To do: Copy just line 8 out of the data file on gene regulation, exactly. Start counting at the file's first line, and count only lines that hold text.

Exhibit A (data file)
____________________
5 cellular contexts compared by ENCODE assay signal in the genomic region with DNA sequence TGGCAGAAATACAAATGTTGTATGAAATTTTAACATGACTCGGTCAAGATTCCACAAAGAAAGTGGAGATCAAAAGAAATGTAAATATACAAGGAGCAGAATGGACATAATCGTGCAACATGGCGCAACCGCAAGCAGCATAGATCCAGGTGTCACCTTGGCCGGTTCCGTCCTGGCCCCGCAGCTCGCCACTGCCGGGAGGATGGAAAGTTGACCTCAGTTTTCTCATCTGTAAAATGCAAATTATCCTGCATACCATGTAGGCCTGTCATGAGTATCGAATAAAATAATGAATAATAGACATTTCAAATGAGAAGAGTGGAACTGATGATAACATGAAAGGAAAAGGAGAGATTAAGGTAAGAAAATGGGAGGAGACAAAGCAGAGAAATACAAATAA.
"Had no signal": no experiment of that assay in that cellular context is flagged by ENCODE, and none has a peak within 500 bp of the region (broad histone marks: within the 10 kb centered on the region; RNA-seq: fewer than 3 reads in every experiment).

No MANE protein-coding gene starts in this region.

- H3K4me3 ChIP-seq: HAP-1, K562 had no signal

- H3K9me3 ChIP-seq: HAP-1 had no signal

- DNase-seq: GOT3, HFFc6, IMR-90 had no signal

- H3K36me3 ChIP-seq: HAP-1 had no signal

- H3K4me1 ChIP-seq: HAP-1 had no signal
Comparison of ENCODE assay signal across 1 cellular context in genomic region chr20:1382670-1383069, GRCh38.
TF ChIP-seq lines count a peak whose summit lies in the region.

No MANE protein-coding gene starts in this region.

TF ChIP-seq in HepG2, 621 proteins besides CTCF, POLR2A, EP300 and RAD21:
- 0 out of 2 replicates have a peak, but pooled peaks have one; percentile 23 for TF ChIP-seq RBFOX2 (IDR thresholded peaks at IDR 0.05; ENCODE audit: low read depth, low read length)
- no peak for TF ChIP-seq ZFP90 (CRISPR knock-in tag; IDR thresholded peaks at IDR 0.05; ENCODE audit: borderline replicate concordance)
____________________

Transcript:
- H3K4me1 ChIP-seq: HAP-1 had no signal